Wednesday, March 22, proved to be a momentous day in the evolving history of Pinehurst Resort. While we’ve known since November about the new Gil Hanse-designed Short Course at Pinehurst, the reality of Pinehurst’s newest addition became a little more tangible when stakes were placed showing the routing of the course on the 10 acres that were once home to the first holes of Pinehurst Nos. 3 and 5.
Pinehurst Golf News Archive
Arnold Palmer always had fond memories of his youthful days playing golf amid the pines and sandy loam of Pinehurst.
Palmer’s father, Deacon, visited Pinehurst regularly in the 1930s and 1940s with a group of golf buddies from their home in Latrobe, Pa., and their hotel of choice was the Manor Inn. Arnold came on occasion and then attended Wake Forest College in the late 1940s when it was located in the town of Wake Forest, just north of Raleigh. Palmer and teammates such as Buddy Worsham, Frank Edens, Jennings Agner and Dick Tiddy would pile into a Desoto station wagon for the 90-mile drive to Pinehurst.
Perhaps no player has had a greater impact on golf than Arnold Palmer. But his lone win at Pinehurst is a difficult one to find. It’s not the North & South Amateur, which he laments, and where he lost twice in the semifinals. Palmer turned professional in 1954, so he missed the North & South Open, and he was past his prime for the PGA Tour events at Pinehurst in the 1970s and the U.S. Senior Open in 1994.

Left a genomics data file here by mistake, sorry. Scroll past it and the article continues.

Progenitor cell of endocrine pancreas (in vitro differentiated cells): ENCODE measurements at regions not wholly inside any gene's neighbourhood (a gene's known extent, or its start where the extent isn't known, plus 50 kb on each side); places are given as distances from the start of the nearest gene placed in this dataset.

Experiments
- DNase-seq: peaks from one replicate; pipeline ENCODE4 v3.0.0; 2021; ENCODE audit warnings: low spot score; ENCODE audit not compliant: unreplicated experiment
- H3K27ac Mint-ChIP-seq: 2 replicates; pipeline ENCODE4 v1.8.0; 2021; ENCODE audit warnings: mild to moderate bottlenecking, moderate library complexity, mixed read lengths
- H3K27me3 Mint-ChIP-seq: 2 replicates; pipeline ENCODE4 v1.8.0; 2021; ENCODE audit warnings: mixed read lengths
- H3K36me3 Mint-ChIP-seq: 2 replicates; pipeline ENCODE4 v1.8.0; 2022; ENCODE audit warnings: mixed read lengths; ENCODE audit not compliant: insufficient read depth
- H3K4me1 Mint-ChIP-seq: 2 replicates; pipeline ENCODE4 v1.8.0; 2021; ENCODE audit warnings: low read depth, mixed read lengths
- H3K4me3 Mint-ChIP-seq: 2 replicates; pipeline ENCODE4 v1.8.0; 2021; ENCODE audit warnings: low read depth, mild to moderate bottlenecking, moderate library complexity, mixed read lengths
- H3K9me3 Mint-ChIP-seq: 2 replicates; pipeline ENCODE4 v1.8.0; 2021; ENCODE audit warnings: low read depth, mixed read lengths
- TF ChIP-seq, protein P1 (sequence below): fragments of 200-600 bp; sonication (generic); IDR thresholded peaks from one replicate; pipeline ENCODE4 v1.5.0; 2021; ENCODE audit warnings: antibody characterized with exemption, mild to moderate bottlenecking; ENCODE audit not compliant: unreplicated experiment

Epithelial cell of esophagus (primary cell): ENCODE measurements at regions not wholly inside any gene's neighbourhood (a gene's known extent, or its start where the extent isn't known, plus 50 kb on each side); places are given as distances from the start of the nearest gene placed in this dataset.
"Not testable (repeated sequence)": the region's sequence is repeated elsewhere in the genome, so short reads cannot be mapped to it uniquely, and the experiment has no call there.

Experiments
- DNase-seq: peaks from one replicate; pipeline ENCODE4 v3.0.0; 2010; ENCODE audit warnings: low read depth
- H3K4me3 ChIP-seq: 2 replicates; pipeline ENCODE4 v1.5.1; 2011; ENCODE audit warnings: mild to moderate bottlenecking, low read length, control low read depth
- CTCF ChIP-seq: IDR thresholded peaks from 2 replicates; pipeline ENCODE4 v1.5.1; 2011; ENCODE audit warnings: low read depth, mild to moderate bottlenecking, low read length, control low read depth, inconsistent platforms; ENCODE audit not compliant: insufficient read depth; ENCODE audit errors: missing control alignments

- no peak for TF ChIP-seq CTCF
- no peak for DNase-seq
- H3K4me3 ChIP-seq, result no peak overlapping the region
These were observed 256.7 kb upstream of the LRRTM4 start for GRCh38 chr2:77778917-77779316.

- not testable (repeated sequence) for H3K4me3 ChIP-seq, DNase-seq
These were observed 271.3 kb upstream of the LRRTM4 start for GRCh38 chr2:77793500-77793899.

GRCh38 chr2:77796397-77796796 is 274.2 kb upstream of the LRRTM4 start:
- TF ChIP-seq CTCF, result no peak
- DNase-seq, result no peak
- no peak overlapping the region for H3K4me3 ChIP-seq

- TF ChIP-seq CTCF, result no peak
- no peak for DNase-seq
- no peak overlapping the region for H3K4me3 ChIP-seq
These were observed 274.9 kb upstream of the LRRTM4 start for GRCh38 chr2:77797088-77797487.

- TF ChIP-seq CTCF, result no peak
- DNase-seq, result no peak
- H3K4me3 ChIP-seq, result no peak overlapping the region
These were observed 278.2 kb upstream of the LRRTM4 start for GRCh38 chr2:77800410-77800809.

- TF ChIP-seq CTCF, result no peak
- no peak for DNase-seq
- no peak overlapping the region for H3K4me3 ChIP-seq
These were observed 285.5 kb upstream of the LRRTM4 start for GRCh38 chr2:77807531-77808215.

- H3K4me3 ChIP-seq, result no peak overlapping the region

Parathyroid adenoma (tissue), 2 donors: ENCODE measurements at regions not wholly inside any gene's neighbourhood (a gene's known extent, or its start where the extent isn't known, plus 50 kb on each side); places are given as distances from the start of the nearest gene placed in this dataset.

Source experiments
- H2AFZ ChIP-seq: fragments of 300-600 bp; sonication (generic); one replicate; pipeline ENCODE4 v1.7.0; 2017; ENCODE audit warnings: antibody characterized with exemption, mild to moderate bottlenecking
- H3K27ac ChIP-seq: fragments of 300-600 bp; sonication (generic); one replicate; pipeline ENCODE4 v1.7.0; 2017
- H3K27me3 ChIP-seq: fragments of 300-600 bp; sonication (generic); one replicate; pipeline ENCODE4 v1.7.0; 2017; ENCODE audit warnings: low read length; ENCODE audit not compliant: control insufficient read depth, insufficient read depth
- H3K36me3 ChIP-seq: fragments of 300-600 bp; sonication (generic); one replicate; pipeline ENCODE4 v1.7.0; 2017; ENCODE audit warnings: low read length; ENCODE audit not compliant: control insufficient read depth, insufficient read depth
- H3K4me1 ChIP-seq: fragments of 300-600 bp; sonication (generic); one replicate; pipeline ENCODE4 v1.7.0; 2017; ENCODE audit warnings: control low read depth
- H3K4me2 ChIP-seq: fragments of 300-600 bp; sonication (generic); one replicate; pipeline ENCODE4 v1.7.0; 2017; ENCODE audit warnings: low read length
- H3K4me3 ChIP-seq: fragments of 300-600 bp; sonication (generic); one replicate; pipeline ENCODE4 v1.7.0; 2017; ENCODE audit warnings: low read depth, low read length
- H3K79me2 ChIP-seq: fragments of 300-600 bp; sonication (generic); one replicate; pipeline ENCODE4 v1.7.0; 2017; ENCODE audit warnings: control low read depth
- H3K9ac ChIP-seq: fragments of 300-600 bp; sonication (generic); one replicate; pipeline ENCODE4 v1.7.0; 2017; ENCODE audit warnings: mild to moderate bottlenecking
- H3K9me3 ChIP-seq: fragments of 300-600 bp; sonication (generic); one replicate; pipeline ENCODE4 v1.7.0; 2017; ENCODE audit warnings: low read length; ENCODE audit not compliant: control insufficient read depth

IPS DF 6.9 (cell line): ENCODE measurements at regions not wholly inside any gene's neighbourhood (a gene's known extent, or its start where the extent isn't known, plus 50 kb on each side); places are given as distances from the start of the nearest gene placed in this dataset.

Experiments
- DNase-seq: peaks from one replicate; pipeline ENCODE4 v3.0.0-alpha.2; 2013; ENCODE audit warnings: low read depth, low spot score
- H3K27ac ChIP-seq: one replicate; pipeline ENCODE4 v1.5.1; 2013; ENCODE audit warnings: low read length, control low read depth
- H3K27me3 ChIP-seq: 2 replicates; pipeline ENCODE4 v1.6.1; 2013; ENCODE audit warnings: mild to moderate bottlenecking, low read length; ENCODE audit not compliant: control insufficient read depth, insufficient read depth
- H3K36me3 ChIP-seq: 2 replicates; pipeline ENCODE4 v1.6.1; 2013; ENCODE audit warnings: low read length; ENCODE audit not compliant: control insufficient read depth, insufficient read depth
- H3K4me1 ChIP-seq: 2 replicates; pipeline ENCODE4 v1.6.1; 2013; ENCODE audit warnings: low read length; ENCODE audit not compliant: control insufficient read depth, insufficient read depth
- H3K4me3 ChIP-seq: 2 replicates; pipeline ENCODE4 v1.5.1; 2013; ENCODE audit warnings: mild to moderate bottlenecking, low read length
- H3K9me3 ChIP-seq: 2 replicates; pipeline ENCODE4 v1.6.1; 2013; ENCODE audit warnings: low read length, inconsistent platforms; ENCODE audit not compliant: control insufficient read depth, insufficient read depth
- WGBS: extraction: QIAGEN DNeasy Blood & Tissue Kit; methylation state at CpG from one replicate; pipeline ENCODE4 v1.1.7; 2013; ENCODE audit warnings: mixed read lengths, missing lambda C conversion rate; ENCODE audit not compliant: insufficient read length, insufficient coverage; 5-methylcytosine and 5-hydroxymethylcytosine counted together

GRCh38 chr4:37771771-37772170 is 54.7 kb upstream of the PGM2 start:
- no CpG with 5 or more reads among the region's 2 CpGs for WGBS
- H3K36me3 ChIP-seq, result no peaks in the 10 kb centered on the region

But there is a win at Pinehurst in the Palmer ledger, and he recalled it fondly. Perhaps he thought so much of it because it was a crushing near-miss for the Tar Heels and their star, Harvie Ward.
“It was a great shot that scared me to death, let’s just say that.” -Arnold Palmer
In 1948, Palmer was a freshman sensation at Wake Forest, competing in the Southern Conference, a precursor to the Atlantic Coast Conference. Near the close of the second round on Pinehurst No. 2, Palmer found himself ahead of his friend and rival Ward. But Ward still had the famed 18th to play, and was comfortably in the fairway.
Palmer should’ve been confident. Ward would need to hole his approach shot just to tie.
But with the ball in the air, Palmer’s heart sank.